He left us and became a thin beam of light dwindling off into the darkness. Bob and I got pajamas from our suitcases while Mack stripped off his clothes and put a striped bathrobe over his thickly muscled body.

  “What’s Paradise?” I asked.

  “The head,” Mack said. “Where I’m going now to drop one.”

  “How delicate,” Bob said.

  Mack snorted. “Oh, ex-cuse me! I mean—I am going to have a bowel movement.”

  When Mack was gone, I propped my flashlight on the bunk I’d picked.

  “Doesn’t he like you?” I asked.

  “Oh, muscle-head’s all right,” Bob said. “He’s an oaf, that’s all.” He slipped on his terrycloth bathrobe. “When he gets to know you better, he’ll start on you too.”

  The walk to Paradise was a long one over rough ground, under the rustle of four-story pine trees, between rows of dark cabins, set to the music of crickets and the occasional, far-off belch of a frog.

  “The Senior Division is the farthest one from Paradise,” Bob told me as we walked. “Then the Intermediate, then the Junior. I guess they figure the younger they are, the harder it is for them to hold it.”

  “You have a Junior cabin, don’t you?”

  “Good God, no, Intermediate. I wouldn’t take a Junior cabin on a bet. You always get stuck with a couple of sailors.”

  “What’s that?”

  “Kid who wets his bed at night. Boy, can they stink up a cabin.”

  Paradise was a tall building on the edge of the woods, built like the others, with logs and rough planking. We went up the long flight of steps and through the front doorway. As we entered, Mack was standing on one side of the long double row of sinks that ended in a small shower room. As he brushed his teeth, the buttery glow of his lamp lit his broad hair-swirled chest. I joined him at the sinks while Bob went into the other section where the toilets were.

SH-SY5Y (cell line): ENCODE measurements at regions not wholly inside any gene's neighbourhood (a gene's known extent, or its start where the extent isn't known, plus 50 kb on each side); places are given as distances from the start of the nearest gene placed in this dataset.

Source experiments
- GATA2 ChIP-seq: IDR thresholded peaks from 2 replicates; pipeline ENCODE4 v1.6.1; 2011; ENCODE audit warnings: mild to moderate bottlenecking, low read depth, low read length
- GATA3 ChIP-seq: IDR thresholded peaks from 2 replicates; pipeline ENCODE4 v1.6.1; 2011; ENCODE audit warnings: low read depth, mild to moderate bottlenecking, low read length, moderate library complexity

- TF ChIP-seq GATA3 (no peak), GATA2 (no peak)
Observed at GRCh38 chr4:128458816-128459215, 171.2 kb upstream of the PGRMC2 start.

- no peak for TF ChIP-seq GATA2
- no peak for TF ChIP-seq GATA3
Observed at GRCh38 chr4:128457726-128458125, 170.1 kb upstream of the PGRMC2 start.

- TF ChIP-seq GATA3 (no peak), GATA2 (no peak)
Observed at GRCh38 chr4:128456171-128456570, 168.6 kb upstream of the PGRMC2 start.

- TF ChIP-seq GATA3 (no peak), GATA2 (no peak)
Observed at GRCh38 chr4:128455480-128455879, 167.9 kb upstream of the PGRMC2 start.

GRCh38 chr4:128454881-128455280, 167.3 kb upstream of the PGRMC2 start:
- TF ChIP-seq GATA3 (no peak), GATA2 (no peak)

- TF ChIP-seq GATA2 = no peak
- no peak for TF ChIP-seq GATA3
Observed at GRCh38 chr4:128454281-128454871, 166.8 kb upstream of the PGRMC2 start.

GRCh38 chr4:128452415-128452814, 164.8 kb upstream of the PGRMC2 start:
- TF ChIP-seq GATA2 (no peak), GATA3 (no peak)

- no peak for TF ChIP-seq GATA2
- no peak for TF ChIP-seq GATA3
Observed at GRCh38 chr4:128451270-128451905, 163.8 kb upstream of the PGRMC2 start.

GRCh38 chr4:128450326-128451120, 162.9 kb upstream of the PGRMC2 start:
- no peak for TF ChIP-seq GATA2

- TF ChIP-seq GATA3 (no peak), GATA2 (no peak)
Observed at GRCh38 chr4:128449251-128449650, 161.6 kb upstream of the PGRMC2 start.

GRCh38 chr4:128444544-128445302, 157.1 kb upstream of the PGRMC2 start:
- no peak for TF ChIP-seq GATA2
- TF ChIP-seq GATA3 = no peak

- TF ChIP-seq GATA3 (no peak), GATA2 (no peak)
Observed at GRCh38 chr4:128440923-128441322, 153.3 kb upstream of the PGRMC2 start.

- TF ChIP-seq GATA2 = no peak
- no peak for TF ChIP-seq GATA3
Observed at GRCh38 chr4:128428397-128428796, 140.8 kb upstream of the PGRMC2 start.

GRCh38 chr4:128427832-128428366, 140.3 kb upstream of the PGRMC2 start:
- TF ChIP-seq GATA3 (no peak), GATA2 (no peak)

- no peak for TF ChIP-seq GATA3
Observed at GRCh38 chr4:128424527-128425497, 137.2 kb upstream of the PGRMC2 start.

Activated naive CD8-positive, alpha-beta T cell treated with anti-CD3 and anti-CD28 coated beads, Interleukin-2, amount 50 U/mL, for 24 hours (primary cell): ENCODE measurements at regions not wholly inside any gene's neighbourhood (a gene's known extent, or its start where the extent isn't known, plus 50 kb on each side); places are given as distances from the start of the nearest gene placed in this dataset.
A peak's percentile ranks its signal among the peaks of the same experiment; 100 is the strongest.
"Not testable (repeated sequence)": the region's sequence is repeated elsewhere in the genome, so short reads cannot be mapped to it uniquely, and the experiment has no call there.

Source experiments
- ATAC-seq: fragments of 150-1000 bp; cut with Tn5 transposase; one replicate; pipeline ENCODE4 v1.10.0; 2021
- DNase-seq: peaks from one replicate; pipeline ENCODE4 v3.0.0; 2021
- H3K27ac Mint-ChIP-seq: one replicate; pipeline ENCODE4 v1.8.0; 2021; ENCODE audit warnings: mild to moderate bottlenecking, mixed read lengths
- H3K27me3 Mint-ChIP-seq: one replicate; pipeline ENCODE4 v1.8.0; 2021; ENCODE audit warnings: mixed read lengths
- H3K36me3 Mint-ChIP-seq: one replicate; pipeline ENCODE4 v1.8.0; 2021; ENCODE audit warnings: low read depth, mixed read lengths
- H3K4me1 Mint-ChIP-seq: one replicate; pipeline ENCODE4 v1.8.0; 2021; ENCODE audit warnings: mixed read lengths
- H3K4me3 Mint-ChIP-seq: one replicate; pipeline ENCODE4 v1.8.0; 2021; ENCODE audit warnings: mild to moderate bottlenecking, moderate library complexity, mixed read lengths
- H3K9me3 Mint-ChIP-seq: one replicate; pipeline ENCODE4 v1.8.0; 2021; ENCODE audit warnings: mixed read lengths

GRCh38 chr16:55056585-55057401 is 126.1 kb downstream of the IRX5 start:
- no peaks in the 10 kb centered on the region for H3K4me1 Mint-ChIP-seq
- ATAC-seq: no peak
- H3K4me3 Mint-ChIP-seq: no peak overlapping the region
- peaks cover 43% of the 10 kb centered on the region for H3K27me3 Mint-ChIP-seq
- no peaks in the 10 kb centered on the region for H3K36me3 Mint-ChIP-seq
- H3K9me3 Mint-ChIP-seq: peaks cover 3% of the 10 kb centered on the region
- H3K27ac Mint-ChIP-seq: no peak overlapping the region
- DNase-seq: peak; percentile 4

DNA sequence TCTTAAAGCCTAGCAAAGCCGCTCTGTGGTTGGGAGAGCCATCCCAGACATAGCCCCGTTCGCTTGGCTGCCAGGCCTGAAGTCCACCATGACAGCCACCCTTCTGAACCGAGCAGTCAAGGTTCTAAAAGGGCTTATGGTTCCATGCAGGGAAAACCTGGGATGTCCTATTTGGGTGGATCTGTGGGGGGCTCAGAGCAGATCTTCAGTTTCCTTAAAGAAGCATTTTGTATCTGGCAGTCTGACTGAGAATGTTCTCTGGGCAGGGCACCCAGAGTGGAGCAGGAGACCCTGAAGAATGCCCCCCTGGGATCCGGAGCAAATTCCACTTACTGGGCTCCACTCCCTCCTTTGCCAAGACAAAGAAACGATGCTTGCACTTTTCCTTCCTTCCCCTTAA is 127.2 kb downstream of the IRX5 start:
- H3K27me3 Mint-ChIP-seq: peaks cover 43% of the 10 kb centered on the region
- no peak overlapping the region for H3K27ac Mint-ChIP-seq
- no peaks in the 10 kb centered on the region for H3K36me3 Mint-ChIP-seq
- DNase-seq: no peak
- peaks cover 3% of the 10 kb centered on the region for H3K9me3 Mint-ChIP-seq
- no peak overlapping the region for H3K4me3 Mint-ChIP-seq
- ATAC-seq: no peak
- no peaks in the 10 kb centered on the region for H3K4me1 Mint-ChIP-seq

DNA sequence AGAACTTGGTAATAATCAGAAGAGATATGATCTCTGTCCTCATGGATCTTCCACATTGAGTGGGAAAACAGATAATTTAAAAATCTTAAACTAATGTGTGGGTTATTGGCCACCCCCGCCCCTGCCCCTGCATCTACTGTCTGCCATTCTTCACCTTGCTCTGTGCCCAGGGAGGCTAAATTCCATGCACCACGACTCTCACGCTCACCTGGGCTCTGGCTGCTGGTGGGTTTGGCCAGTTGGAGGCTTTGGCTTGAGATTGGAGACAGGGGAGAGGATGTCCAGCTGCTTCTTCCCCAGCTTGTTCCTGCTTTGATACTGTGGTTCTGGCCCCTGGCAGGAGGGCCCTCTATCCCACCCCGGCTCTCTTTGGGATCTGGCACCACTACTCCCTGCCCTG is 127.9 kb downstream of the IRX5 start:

I washed my hands and face, then took the toothbrush from my toilet case and pressed a half inch of paste onto the bristles. In the other room, Bob was singing soulfully — “I’m a little teapot short and stout. Here is my handle, here is my spout.”

  “What do ya think of this guy, Goldberg?” Mack asked me.

  “I don’t know,” I said. “Was he here last year?”

  “No. We had Johnny Wilson but he’s in the Marines now. He was a good joe.”

  I nodded. “Goldberg’s probably all right too.”

  “We’ll wait and see,” Mack said. “You can’t ever tell about these kikes.”

  Later, while we were making our beds, I asked Bob why we were in camp three days before the kids arrived.

  “Man, you have to earn your hundred and fifty when you work for Big Ed,” Bob told me. “We’ll be cutting grass and sweeping floors and lugging mattresses and trunks and every damn thing the next three days.”

  “Well, isn’t that too bad,” Mack said, zipping his nude body up in his sleeping bag. “You’ll get those lily-white hands all dirty.”

  “Screw you,” Bob said.

  “You’d like to,” Mack answered.

  “No,” said Bob. “As a matter of fact, dear boy, the very concept repels me.”

  “Well, good night, dear boy!” Mack threw back in a labored falsetto and turned on his bulky side, muttering to himself, “Another goddam Merv.”

  “Yowza,” Bob said tiredly. I wondered who Merv was.

  We got into our bunks and Bob lit a cigarette before going to sleep.

  “Yeah,” he said to me, “You’ve got quite an experience ahead of you meeting Big Ed Nolan.”

  “Yeah, he don’t like you either,” contributed Mack.

  “His scorn is my badge of honor,” Bob answered.

  “Aah, shut up,” Mack growled. “Someone wants to sleep.”

  “Someone?” Bob said, his voice suddenly dramatic. “Who can this someone be? Laocoon? King Henry the Fifth? Saint Augustine? Little Nemo?”

  “Shit,” Mack said.

  “Ah,” Bob said, “it is he, Mack Muscle-Head.”

  “You want your head handed to ya?” Mack asked.

  “No,” Bob sotto voced, “I need it. I own a hat. Good night, all.”

  4.

  The bugle blew me out of Julia’s arms and, for one hideous moment, I thought I was back in that country hospital again, screaming as the doctors, telling them she wasn’t dead and I’d kill them if they touched her.